So I tracked down a fully restored Model A.  Now, I could sit behind the wheel, drive the car and see how it handled around corners, smell the exhaust and experience the rattling of the steering wheel. It was the best guide yet to what my grandfather's car must have been like, but still, if I were to take a DNA sample of the leather in the seat, it would not match that of his original car.  It was a better model than the last one, but didn't prove the old ones "false" and neither was this model "true".  Instead, I had developed increasingly detailed models that were useful for different needs.

Our scientific endeavors are the same.
Improving models
of the atom

If we look at the history of atomic theory, we find a series of models of the atom.  J. J. Thomson's plum pudding model explained the presence of electrons, which Dalton's model did not.  Ernest Rutherford obtained data with his gold foil experiment that was not explained by the plum pudding model, so he developed the planetary model. Atomic spectrum were not consistent with the planetary model, so Neils Bohr developed an atomic model with electron shells, which better explained the spectra. Despite this "progress", we still use an old billiard ball model of atoms to explain thermodynamics and ideal gases.  Each model is useful for a different set of circumstances, yet we should not be so arrogant as to claim that even our current model is "true".

When some students in biology class feel that evolutionary theory contradicts their religious views, perhaps an understanding that evolution isn't "true" would help to ease their objections.  Instead, evolution provides us with an incredibly useful model.  It helps to explain the common properties of life on earth and allows us to predict where to find the next transitional fossil -- things that a six-day-creation model may not be entirely useful for. But just because it is useful doesn't make it true.

Another obvious risk to claiming scientific truth is the all too common case of groundbreaking discoveries that reshape our understanding. We should avoid the arrogance of thinking that what we understand today will be looked upon as anything more than quaint to scientists a hundred or a thousand or ten thousand years from now.  And yet, some of our models may still prove useful to our distant descendants.  Remember, we needed little more than 300 year old Newtonian mechanics to calculate the trajectories that would put humans on the moon.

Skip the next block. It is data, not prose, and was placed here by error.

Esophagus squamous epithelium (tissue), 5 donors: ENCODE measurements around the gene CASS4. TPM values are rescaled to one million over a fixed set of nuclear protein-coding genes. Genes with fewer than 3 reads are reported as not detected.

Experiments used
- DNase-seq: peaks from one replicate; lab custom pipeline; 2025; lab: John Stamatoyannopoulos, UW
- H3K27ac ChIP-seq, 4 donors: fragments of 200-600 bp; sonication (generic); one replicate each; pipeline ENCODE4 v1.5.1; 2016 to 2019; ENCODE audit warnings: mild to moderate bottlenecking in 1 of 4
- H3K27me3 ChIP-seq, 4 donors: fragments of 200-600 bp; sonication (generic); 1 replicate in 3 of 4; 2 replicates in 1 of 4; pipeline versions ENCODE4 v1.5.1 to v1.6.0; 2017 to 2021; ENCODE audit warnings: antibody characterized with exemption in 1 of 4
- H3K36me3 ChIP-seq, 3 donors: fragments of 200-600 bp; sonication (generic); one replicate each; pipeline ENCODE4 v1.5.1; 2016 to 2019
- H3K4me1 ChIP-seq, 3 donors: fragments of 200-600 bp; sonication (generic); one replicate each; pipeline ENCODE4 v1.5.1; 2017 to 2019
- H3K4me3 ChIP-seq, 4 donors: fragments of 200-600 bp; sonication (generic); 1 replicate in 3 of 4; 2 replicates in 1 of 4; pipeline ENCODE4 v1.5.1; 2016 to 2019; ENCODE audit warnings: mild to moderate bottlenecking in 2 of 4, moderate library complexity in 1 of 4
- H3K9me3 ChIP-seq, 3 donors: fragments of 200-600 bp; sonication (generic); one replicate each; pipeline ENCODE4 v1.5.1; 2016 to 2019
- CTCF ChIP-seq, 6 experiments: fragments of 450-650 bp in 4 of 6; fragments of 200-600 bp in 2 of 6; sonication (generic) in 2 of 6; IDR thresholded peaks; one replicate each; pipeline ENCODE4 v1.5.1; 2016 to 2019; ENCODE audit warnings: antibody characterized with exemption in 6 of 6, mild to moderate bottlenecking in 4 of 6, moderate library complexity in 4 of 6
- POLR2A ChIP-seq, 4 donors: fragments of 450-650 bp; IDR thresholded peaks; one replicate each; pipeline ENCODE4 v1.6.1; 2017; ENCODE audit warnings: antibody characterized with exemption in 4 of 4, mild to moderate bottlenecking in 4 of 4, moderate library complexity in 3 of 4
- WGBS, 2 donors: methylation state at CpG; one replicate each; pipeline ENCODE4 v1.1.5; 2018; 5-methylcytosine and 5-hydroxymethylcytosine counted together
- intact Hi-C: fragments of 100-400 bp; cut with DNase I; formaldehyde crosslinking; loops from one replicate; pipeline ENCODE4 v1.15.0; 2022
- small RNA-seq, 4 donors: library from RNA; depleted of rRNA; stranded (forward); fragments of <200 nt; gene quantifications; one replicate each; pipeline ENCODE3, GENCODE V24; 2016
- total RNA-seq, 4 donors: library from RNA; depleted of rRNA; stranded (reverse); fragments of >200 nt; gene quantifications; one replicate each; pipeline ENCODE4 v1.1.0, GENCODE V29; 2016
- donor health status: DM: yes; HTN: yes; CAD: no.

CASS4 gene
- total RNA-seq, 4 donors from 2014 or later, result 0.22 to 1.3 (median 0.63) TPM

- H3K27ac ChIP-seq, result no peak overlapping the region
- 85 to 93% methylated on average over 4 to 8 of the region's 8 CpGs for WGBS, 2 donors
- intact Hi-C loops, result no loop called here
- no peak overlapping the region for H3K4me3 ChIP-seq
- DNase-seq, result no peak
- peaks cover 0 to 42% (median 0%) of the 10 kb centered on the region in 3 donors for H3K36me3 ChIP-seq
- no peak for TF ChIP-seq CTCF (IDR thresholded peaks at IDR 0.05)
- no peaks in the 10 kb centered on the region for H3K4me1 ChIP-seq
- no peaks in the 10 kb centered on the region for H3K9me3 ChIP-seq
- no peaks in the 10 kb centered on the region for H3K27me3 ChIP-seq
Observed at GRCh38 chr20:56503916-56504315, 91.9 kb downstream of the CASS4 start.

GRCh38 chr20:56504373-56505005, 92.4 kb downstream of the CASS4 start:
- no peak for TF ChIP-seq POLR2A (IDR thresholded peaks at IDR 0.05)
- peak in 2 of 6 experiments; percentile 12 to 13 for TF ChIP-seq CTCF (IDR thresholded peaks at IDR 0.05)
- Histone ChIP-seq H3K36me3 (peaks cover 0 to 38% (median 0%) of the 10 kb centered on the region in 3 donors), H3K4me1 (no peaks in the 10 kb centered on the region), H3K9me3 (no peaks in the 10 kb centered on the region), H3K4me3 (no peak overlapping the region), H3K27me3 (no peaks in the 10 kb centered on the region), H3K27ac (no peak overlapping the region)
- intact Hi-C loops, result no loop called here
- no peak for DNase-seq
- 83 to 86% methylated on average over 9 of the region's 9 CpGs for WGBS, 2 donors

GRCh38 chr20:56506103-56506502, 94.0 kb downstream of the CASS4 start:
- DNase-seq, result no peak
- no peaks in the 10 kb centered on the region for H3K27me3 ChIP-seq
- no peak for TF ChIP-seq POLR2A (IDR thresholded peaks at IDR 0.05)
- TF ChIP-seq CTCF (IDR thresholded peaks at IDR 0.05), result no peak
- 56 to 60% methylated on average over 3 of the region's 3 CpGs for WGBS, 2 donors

At least that's How I Understand It.

Tuesday, March 4, 2014

What we can learn from Adam's bellybutton

Recently, Bill Nye, The Science Guy, accepted a challenge and debated Ken Ham, CEO of Answers in Genesis. The topic: "Is creation a viable model of origins in today's modern scientific era?"  Reviews of the debate generally award victory to the debater that shared the reviewer's point of view. This is not a review of that debate, but instead presents a point of view that may make the question moot and foster mutual interest in the conclusions of mainstream science, As I Understand It.

There was an old joke about an archaeologist who discovered the mummified remains of a male and female and claimed that he had found Adam and Eve.  How did he know?  Because they did not have bellybuttons.  The question of bellybuttons is actually one that Ken Ham has answered on his website, and he concludes that since they were never attached to an umbilical cord, they would not have the scar associated with one.

from Wikimedia Commons
Brueghel's Creation of Adam